In 1987 Martin Pryor led the first Australian team to compete in the British event in a chartered formula 40 catamaran. Although very fast and leading at the time, the team was forced to retire due to damaged rudders.
During the planning of that campaign, Pryor came up with the idea of a sister event in Australia. It was obvious that the only place to satisfactorily replicate the British event was Tasmania. The uncanny similarity of the Tasmanian course, in terms of terrain, distances and waters to be sailed made course selection relatively easy. In addition, the event could encompass the two largest cities in the State, Launceston and the capital, Hobart.

On returning to Australia, planning began in earnest, culminating in the highly successful inaugural race over Easter 1989, followed by exciting events being held at Easter each year since.

The Australian Three Peaks Race is a non-stop event, commencing at Beauty Point just north of Launceston on the Tamar River and finishing in Hobart on the Derwent River. En-route, teams have to scale Mt Strzelecki, Mt Freycinet and Mt Wellington.

The east-coast course around Tasmania affords the best combinations of suitable mountains, coastal centres, accessibility for followers, press crews and the public. It brings publicity and exposure to two of the more beautiful but remote areas of the State, Flinders Island and the Freycinet Peninsula, and takes competitors, supporting groups and the media the length of the beautiful east coast.

For competitors it offers an interesting alternative for the yachting fraternity and a challenging new activity for runners, climbers and bushwalkers. It is this unique combination of the two disparate disciplines which provides for such a challenging event.
Logged



....And at night the wond’rous glory of the everlasting stars..  A.B (Banjo) Paterson
Tibrogargan
Monkey All Star Jr.
****
Offline Offline

Posts: 5315



« Reply #397 on: April 07, 2007, 05:48:49 AM »

THE SYDNEY ROYAL EASTER SHOW

The Sydney Royal Easter Show is the largest annual event staged in Australia, attracting on average around one million Showgoers each year.  Sydney Showground, Sydney Olympic Park is transformed to play host to a festival that is unique to Australia and its diverse cultural and rural heritage.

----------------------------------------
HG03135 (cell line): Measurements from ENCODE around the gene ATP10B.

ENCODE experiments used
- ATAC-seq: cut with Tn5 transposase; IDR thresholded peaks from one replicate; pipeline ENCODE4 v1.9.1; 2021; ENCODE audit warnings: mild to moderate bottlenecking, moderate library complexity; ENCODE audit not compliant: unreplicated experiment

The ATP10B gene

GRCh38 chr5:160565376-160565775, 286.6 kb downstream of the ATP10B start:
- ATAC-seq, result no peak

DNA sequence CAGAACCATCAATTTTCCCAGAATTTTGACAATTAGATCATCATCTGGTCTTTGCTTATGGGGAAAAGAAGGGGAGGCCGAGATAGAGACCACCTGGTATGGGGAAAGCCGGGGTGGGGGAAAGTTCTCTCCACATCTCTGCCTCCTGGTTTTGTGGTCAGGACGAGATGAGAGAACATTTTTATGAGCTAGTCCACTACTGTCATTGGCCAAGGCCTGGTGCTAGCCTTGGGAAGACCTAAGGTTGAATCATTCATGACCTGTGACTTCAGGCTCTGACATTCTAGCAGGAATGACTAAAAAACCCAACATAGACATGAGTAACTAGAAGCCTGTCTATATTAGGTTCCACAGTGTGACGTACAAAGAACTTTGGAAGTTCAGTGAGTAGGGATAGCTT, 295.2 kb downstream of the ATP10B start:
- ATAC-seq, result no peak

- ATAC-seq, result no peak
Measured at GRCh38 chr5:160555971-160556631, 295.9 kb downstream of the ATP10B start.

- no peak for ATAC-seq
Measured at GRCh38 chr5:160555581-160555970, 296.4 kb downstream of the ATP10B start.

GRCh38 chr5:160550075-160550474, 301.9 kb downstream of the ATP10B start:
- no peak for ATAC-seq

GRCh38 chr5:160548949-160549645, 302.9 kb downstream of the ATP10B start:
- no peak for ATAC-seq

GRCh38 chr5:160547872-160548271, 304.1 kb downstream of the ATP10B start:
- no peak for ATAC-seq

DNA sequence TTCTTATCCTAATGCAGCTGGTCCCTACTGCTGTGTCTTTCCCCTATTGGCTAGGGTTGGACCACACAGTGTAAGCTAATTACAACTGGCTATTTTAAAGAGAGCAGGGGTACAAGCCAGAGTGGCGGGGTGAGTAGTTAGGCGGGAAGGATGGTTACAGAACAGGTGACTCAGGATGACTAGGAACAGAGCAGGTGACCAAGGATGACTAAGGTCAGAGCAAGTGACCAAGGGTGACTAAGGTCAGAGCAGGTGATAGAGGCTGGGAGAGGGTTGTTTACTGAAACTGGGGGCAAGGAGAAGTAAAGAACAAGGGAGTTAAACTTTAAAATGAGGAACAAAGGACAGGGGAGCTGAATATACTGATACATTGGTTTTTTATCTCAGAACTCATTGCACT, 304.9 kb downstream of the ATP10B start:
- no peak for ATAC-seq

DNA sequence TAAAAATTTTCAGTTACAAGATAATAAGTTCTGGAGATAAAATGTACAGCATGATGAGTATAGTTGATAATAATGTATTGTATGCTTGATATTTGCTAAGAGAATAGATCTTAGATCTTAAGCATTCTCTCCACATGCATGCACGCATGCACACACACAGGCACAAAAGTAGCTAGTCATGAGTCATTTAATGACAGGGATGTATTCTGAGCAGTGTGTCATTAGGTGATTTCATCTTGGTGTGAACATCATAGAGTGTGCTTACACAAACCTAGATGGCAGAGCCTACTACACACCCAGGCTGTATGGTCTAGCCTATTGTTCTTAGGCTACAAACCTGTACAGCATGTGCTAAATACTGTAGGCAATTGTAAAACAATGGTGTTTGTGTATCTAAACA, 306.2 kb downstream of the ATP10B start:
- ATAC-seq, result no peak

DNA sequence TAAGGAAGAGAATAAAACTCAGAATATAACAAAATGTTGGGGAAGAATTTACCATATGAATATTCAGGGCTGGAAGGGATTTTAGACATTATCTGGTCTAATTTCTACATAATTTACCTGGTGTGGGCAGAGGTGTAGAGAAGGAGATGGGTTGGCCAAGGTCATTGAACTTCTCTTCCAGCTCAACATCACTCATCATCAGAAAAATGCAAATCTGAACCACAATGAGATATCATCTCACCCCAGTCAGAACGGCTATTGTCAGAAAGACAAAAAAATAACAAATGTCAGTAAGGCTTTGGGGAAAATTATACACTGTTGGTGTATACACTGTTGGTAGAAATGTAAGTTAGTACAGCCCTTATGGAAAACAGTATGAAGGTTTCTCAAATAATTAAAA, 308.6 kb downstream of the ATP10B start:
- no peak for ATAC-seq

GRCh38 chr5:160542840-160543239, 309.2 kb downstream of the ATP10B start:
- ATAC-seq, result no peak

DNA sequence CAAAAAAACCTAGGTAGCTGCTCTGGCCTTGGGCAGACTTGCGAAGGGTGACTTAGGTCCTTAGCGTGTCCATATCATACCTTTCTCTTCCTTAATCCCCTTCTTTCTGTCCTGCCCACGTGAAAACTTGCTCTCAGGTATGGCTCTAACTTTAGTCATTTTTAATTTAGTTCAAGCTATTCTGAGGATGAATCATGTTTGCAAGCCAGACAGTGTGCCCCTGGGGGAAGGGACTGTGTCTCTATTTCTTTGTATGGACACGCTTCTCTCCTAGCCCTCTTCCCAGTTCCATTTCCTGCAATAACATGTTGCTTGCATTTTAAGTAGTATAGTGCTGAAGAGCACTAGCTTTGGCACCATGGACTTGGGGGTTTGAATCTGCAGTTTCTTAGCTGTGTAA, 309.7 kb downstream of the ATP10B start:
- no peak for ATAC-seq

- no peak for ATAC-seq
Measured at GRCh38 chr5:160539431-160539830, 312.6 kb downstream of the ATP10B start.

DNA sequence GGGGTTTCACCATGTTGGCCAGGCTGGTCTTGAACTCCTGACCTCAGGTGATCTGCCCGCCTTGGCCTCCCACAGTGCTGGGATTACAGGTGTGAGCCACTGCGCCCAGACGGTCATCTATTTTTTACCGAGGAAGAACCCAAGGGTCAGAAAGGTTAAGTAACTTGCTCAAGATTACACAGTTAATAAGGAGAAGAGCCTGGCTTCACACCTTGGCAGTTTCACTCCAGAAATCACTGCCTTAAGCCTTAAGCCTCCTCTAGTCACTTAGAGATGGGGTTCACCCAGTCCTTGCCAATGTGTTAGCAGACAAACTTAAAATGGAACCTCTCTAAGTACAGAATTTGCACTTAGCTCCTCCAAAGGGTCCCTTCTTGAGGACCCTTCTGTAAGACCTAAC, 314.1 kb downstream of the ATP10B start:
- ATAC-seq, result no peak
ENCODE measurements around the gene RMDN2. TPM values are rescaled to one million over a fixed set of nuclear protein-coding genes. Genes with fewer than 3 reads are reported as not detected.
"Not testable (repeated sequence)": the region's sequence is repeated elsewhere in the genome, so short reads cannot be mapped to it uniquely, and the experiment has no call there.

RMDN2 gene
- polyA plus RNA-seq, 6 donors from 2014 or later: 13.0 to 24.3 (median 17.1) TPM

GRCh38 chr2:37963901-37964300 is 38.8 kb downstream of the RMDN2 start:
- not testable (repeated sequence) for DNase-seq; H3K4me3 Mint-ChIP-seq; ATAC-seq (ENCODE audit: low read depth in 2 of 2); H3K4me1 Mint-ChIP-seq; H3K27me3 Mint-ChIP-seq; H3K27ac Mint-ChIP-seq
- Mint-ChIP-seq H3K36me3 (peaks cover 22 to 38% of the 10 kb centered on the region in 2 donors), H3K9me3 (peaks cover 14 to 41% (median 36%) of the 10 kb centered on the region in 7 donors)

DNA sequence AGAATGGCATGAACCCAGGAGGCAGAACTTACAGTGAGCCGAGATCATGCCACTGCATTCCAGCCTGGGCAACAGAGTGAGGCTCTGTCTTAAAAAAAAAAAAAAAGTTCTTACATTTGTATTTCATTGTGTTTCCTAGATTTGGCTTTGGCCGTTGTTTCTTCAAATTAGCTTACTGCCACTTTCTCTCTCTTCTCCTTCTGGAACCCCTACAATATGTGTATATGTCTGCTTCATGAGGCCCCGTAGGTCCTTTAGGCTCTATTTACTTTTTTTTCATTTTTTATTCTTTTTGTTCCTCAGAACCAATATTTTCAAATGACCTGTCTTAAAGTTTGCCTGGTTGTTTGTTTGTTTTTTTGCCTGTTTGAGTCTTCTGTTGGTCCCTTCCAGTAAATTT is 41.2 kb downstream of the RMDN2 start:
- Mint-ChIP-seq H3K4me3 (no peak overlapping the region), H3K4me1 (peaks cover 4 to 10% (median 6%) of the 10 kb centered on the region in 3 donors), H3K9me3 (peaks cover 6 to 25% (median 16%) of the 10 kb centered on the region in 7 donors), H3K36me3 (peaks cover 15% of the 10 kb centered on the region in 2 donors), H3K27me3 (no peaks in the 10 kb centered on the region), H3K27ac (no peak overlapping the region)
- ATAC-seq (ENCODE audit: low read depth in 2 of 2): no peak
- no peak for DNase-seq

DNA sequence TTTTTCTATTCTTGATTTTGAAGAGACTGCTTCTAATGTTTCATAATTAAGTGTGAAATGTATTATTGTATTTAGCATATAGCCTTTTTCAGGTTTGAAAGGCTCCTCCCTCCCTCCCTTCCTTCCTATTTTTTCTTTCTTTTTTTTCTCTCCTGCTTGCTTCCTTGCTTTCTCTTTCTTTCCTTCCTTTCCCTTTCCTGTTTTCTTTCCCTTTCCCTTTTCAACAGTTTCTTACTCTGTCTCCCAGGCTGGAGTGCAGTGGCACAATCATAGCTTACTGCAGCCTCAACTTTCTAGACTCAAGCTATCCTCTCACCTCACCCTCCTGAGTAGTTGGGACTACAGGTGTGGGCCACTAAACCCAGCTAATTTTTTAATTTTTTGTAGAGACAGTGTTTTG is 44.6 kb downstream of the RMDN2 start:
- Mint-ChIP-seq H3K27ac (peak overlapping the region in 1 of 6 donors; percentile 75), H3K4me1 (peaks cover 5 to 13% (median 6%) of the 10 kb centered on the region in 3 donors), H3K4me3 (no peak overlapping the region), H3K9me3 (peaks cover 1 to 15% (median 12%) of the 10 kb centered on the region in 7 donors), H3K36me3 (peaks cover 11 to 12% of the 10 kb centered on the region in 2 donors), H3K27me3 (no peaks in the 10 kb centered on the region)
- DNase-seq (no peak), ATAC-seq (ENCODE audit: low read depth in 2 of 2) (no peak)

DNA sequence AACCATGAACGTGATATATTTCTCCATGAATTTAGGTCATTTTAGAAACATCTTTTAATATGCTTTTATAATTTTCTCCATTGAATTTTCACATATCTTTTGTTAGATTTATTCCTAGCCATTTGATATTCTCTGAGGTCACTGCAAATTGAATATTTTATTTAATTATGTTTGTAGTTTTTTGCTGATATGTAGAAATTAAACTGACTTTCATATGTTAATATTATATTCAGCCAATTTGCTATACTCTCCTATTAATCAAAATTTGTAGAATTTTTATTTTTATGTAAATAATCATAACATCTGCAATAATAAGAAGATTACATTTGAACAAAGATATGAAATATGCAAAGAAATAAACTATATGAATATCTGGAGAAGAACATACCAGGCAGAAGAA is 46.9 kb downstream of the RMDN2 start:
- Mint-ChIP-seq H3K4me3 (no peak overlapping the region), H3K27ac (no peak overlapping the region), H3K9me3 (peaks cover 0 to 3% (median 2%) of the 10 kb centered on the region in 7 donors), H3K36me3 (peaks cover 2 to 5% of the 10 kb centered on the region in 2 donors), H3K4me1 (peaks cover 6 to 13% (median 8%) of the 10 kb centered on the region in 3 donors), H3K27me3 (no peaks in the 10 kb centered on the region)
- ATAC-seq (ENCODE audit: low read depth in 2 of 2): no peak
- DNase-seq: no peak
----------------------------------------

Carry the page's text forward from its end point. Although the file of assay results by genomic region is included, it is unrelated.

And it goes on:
The Show runs for 14 days over the Easter period and is a pinnacle event enjoyed by Australians of all ages.  Each year, the Sydney Royal Easter Show aims to highlight Australian agricultural excellence through competitions and education and to promote national and international awareness of the country’s proud rural heritage.  

Approximately 15,000 competitors submit some 35,000 entries for judging in over 50 unique and diverse Sydney Royal competitions including livestock, domestic animals, District Exhibits, apiculture, poultry, arts, woodchopping and horticulture to name but a few. The Sydney Royal Easter Show is a festival of diversity, culture and lifestyle, a celebration of the legacy that is Australian agriculture.  

The Sydney Showground literally overflows with entertainment, excitement and educational opportunities. Whether it’s a culinary feast you desire or a day of adrenaline pumping action, fireworks and fashion, rides and races, the Sydney Royal Easter Show is your ticket to the real Australia.

On Easter Sunday 8 April, the The RAS and the Salvation Army will host an Easter service in the Amphitheatre.  The service welcomes all denominations and is a great opportunity for all the entire Show family to come together on site to commemorate Easter at the Show.   The service will take place from 8.30-9.30am.
Logged



....And at night the wond’rous glory of the everlasting stars..  A.B (Banjo) Paterson
Tibrogargan
Monkey All Star Jr.
****
Offline Offline

Posts: 5315



« Reply #398 on: April 07, 2007, 05:52:29 AM »

SOME PHOTOS FROM THIS YEAR'S SHOW (2007)

SECTION OF THE CROWD



ANIMAL NURSERY



YARD DOGS DEMONSTRATION

Logged



....And at night the wond’rous glory of the everlasting stars..  A.B (Banjo) Paterson
Tibrogargan
Monkey All Star Jr.
****
Offline Offline

Posts: 5315



« Reply #399 on: April 07, 2007, 05:55:39 AM »

A WINNING EXHIBIT TITLED "BUTTERFLY ENCOUNTERS"



PART OF THE GRAND PARADE OF LIVESTOCK

Logged



....And at night the wond’rous glory of the everlasting stars..  A.B (Banjo) Paterson
Pages: « 1 2 3 4 5 6 7 8 9 10 11 12 13 14 15 16 17 18 19 20 21 22 23 24 25 26 27 28 29 30 31 32 33 34 35 36 37 38 39 40 41 42 43 44 45 46 47 48 49 50 51 52 53 54 55 56 57 58 59 60 61 62 63 64 65 66 67 68 69 70 71 72 73 74 75 76 77 78 79 80 81 82 83 84 85 86 87 88 89 90 91 92 93 94 95 96 97 98 99 »   Go Up
  Print  
 
Jump to:  

Use of this web site in any manner signifies unconditional acceptance, without exception, of our terms of use.
Powered by SMF 1.1.13 | SMF © 2006-2011, Simple Machines LLC
 
Page created in 4.641 seconds with 19 queries.